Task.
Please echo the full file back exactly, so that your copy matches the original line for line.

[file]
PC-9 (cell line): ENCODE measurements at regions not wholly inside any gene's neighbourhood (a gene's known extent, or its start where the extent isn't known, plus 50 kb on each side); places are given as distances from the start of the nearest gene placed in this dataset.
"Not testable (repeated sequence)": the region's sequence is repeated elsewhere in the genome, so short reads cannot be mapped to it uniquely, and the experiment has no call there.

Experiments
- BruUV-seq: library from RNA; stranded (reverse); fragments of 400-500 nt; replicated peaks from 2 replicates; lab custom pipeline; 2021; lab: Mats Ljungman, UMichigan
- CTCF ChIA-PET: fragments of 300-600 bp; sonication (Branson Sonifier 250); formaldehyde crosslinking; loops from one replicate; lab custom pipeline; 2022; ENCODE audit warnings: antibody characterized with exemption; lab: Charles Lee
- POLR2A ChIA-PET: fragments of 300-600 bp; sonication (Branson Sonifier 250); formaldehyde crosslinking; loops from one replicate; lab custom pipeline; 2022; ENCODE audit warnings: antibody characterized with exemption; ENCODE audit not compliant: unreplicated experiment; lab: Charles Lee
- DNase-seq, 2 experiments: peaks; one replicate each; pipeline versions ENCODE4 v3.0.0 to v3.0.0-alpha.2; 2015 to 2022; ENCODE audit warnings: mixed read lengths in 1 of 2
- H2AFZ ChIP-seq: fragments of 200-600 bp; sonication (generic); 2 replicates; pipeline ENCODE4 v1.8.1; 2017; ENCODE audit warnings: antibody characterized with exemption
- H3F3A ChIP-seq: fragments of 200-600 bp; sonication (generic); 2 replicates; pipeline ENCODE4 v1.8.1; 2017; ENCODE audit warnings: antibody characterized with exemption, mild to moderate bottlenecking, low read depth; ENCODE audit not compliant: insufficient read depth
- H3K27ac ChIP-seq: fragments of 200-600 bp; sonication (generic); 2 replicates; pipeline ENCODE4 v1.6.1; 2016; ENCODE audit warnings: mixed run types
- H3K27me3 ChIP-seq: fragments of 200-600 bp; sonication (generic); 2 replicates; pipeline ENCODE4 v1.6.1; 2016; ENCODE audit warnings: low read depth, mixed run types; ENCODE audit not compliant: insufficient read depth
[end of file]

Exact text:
PC-9 (cell line): ENCODE measurements at regions not wholly inside any gene's neighbourhood (a gene's known extent, or its start where the extent isn't known, plus 50 kb on each side); places are given as distances from the start of the nearest gene placed in this dataset.
"Not testable (repeated sequence)": the region's sequence is repeated elsewhere in the genome, so short reads cannot be mapped to it uniquely, and the experiment has no call there.

Experiments
- BruUV-seq: library from RNA; stranded (reverse); fragments of 400-500 nt; replicated peaks from 2 replicates; lab custom pipeline; 2021; lab: Mats Ljungman, UMichigan
- CTCF ChIA-PET: fragments of 300-600 bp; sonication (Branson Sonifier 250); formaldehyde crosslinking; loops from one replicate; lab custom pipeline; 2022; ENCODE audit warnings: antibody characterized with exemption; lab: Charles Lee
- POLR2A ChIA-PET: fragments of 300-600 bp; sonication (Branson Sonifier 250); formaldehyde crosslinking; loops from one replicate; lab custom pipeline; 2022; ENCODE audit warnings: antibody characterized with exemption; ENCODE audit not compliant: unreplicated experiment; lab: Charles Lee
- DNase-seq, 2 experiments: peaks; one replicate each; pipeline versions ENCODE4 v3.0.0 to v3.0.0-alpha.2; 2015 to 2022; ENCODE audit warnings: mixed read lengths in 1 of 2
- H2AFZ ChIP-seq: fragments of 200-600 bp; sonication (generic); 2 replicates; pipeline ENCODE4 v1.8.1; 2017; ENCODE audit warnings: antibody characterized with exemption
- H3F3A ChIP-seq: fragments of 200-600 bp; sonication (generic); 2 replicates; pipeline ENCODE4 v1.8.1; 2017; ENCODE audit warnings: antibody characterized with exemption, mild to moderate bottlenecking, low read depth; ENCODE audit not compliant: insufficient read depth
- H3K27ac ChIP-seq: fragments of 200-600 bp; sonication (generic); 2 replicates; pipeline ENCODE4 v1.6.1; 2016; ENCODE audit warnings: mixed run types
- H3K27me3 ChIP-seq: fragments of 200-600 bp; sonication (generic); 2 replicates; pipeline ENCODE4 v1.6.1; 2016; ENCODE audit warnings: low read depth, mixed run types; ENCODE audit not compliant: insufficient read depth